Mine Rehabilitation and Closure - can we learn anything from a World Heritage Site and the fastest zip line in the world?

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Can we learn anything from a World Heritage Site and the fastest zip line in the world?

After a recent visit to heritage sites in Wales, Katina De Sousa (Astron’s Rehabilitation Principal Scientist) ponders whether we have anything to learn from historic mine sites. In this final article in the series the Blaenavon World Heritage site and the world’s fastest zip line are discussed. Previous articles focussed on the Bronze Age Great Orme copper mine and Roman Dolaucothi gold mine. 

On the back of huge resources of coal, lime, iron ore, slate and water, Wales became the first industrialised country in the world. However, by the end of the 20th century the mining industry in Wales had all but vanished. Although some local communities are struggling to deal with the impacts associated with the loss of the financial benefits associated with mining, it is not all bad news. Wales has several examples of positive re-use post-mining.  

At the coal mining town of Blaenavon, the Blaenavon Project was formed in 1996 with the aim of developing the area into a tourist attraction. In 2000, the Blaenavon Industrial Landscape was recognised as a World Heritage Site which incorporates:

  • Big Pit: National Mining Museum where people can learn about coal mining and take a tour of the underground mine, which has been left as it was when mining finished in 1980
  • 24 scheduled ancient monuments including the Blaenavon Ironworks
  • Heritage railway
  • Monmouthshire and Brecon canal
  • Network of walk and cycle trails to see other relicts of mineral exploitation, manufacturing, transport and settlements.

By the end of 2007, the Blaenavon World Heritage Site had catalysed the investment of £30.8 million in the area. A study on the value of the Welsh historic environment sector found that the economic benefits from this included (ECOTEC Research and Consulting Pty Ltd 2010):

  • increase in visitor numbers by 100% over five years. 
  • in 2009 the Big Pit attracted 165,696 visitors, the Blaenavon Ironworks 29,961 visitors and heritage railway 9,364 visitors.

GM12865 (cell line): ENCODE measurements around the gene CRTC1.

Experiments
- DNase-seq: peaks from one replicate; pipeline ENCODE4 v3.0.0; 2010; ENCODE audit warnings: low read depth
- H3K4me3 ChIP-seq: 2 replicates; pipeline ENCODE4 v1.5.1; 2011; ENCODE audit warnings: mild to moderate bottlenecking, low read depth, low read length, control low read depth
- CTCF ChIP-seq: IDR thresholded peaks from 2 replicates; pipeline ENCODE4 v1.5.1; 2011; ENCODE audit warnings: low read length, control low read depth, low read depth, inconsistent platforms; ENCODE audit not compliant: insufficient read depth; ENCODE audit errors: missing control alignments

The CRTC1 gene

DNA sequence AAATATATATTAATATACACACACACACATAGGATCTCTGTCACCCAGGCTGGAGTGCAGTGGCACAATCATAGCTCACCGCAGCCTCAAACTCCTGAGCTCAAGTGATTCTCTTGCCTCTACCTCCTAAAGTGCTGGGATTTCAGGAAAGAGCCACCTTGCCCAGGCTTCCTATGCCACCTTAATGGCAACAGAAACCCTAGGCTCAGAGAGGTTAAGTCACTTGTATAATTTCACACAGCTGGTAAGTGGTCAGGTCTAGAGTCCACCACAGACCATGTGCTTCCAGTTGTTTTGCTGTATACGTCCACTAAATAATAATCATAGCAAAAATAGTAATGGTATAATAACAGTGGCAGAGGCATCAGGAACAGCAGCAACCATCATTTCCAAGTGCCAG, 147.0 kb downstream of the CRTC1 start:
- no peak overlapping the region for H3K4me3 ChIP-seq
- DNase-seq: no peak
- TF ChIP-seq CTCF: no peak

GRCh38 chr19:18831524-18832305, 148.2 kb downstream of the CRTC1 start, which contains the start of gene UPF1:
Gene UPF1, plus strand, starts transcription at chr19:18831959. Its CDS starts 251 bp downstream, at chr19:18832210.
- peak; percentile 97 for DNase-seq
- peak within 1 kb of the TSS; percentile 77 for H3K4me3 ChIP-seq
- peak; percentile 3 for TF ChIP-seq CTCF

• the Big Pit museum has created employment for 65 staff and the overall economic impact of the museum is £4.93 million in terms of visitor spend. 
  • stimulation of private sector investment such as the establishment of 10 new businesses
  • creation of over 100 jobs in construction annually. 

Other benefits have included the conservation and re-use of historic assets, developing skills and volunteering opportunities to preserve the historic environment and changing perceptions and increasing civic pride (ECOTEC Research and Consulting Pty Ltd 2010). 

In the Snowdonia slate mining region they have found an exciting use for old open cut mines and underground workings: While in Wales I strapped myself in for a ride on the zip line which is the longest in the northern hemisphere (1.5 kilometres long) and fastest in the world (reaching speeds up to 160 kilometres per hour) located at Bethesda. While hurtling face first towards earth I got a fantastic view of the old slate mine that the zip line is installed over (and the still operational mine next door – which shows that re-use of mining assets doesn’t necessarily have to wait until mine closure). 

At a cost of £60 per person (approximately $120) the zip lines must contribute significantly to the local economy, particularly when combined with the neighbouring zip lines located at the Llechwedd Slate Caverns (which incorporate the world’s largest fully underground zip line course). And also employ a lot of people – for my ride, my harness was put on and checked by at least six different people who were supported by a crew of receptionists, café staff, vehicle drivers, catchers (who bring you safely to earth at the end of your ride) and photographers.  

So what can we learn from Blaenavon and zip lines…. 

Not all closed mine sites can be turned into a World Heritage Site or have zip lines installed at them (though there are some areas of Australia where mining sites are located close to communities or have historical significance where these may be appropriate post-closure uses). When thinking about closure of a site we need to consider the social impacts and try to think of ways to leave a positive legacy for the community. How can we preserve mining history and heritage in a way that people can utilise and enjoy?

It can be hard and expensive to incorporate alternative uses into mining spaces at closure of the site – so during the planning and operations phases we need to think about how we can do things that will make sites more interesting/usable/attractive at closure. An example of how this could be done is Northumberlandia the Lady of the North – a human landform sculpture of a reclining lady built as part of the restoration of the adjacent Shotton surface coal mine. Although the Lady of the North was not constructed during operations, it makes you question whether we could be more creative with our waste rock dump designs to leave behind something that could be beneficial to the public.



ECOTEC Research and Consulting Pty Ltd 2010, Valuing the Welsh Historic Environment. National Museum of Wales 2005, Big Pit National Coal Museum – A Guide.


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